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Cataracts

Cataracts are extremely common particularly as we age. In fact virtually everyone over the age of 60 will have some degree of cataract. The other risk factors are exposure to UV light, smoking, family history of early onset cataracts, diabetes and certain medications for example long term steroids. Also an injury to the eye can cause cataract. Babies are occasionally born with them. Cataract surgery is one of the most common surgical procedures in the UK, with approximately half a million performed each year.

A cataract forms when the lens which sits behind the pupil starts to become cloudy .There are different types of cataract and they can occur in different parts of the lens. If it occurs in the centre it can often cause you to become more short-sighted, or if it occurs near the back of the lens even a small amount of cataract can be visually disabling. For most people the changes occur slowly although in a few individuals it can occur more rapidly.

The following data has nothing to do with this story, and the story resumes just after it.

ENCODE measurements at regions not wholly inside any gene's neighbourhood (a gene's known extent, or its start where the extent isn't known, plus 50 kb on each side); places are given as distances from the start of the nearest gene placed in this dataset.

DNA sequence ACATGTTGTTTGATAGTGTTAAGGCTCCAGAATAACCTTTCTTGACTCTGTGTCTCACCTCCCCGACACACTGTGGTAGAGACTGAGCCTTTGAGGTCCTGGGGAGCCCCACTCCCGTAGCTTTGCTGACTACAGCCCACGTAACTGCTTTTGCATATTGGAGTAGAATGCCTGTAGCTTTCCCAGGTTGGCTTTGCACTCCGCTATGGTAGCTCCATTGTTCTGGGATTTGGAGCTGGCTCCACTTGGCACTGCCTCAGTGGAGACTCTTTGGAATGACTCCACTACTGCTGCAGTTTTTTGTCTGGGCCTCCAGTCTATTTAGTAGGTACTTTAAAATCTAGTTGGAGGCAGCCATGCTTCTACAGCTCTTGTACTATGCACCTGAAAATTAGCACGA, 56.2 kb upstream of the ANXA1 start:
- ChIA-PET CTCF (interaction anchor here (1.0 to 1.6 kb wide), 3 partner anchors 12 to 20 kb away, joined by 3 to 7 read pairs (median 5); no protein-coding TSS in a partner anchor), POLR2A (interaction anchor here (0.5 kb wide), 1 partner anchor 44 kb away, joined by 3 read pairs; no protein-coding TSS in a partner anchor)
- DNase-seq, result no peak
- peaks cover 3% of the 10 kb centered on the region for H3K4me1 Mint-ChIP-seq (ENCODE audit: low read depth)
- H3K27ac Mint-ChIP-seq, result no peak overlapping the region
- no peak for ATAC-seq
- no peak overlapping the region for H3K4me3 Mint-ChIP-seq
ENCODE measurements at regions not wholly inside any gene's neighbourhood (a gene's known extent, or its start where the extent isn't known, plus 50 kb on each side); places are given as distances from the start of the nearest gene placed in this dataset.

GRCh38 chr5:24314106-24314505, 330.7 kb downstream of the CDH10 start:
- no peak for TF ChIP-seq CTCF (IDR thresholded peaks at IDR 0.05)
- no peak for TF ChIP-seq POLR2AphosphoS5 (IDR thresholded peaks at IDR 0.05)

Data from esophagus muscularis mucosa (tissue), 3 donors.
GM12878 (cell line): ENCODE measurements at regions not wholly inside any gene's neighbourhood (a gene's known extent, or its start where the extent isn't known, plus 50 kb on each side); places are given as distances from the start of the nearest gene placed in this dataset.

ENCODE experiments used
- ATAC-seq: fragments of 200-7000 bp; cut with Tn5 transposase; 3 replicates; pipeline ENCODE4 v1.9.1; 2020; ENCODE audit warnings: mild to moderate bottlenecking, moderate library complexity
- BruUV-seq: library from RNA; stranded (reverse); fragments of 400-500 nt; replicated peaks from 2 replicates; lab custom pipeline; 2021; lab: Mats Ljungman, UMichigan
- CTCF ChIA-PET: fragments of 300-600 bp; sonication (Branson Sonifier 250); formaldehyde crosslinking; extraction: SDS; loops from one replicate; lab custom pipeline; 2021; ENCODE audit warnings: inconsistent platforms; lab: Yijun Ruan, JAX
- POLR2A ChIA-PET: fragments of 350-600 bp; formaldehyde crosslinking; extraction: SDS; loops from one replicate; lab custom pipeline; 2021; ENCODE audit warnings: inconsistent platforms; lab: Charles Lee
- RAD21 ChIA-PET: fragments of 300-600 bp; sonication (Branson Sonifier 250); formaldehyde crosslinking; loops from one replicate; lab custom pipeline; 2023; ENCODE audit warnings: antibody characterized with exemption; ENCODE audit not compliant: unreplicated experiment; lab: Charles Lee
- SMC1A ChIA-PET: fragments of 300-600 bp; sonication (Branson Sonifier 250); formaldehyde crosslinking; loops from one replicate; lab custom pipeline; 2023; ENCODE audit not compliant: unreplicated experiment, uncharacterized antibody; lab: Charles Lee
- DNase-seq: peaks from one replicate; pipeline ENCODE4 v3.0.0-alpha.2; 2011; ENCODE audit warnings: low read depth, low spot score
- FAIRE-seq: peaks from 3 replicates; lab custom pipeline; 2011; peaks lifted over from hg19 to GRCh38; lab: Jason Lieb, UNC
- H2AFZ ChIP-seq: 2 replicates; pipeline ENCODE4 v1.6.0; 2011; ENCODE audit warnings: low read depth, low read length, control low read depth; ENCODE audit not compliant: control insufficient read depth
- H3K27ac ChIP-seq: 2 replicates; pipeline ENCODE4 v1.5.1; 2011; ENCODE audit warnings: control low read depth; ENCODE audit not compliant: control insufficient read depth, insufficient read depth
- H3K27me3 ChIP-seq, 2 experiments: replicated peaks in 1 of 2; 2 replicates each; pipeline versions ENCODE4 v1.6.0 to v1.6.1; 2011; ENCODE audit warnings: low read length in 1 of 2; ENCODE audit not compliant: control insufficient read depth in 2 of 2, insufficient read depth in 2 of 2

The common symptoms are cloudy or blurred vision, increase in glare especially at night with car headlights, needing more light to read, needing to change spectacles more frequently, doubling or ghosting of vision in one eye and colours may look faded or yellowed. They tend to occur in both eyes but often each eye may be affected differently.

Mild cataract can usually be managed with a change of spectacles and increased lighting. However as we age and the cataract progresses, often surgery is required, particularly if it starts to affect your ability to carry out daily tasks such as reading, cooking and driving. For drivers it is important that you maintain and meet the legal standards for driving.

If surgery is required the cloudy lens is replaced with a plastic one, where the surgeon makes a small cut in the eye, usually under local anaesthetic. This takes approximately 15 to 45 minutes. Before having surgery you will have an assessment to determine your suitability, and have your eyes measured for the plastic lens implant. This will reduce any long or short-sightedness and means you may be less dependent on spectacles after surgery.